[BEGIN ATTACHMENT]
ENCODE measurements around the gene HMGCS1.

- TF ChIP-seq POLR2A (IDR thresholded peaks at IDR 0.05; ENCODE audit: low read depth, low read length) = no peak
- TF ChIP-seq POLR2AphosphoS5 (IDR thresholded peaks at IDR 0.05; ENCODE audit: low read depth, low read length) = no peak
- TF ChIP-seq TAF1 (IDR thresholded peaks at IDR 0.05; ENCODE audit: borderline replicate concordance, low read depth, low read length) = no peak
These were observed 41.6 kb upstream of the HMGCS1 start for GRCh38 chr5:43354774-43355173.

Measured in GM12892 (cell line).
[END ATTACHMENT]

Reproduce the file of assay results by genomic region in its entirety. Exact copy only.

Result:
ENCODE measurements around the gene HMGCS1.

- TF ChIP-seq POLR2A (IDR thresholded peaks at IDR 0.05; ENCODE audit: low read depth, low read length) = no peak
- TF ChIP-seq POLR2AphosphoS5 (IDR thresholded peaks at IDR 0.05; ENCODE audit: low read depth, low read length) = no peak
- TF ChIP-seq TAF1 (IDR thresholded peaks at IDR 0.05; ENCODE audit: borderline replicate concordance, low read depth, low read length) = no peak
These were observed 41.6 kb upstream of the HMGCS1 start for GRCh38 chr5:43354774-43355173.

Measured in GM12892 (cell line).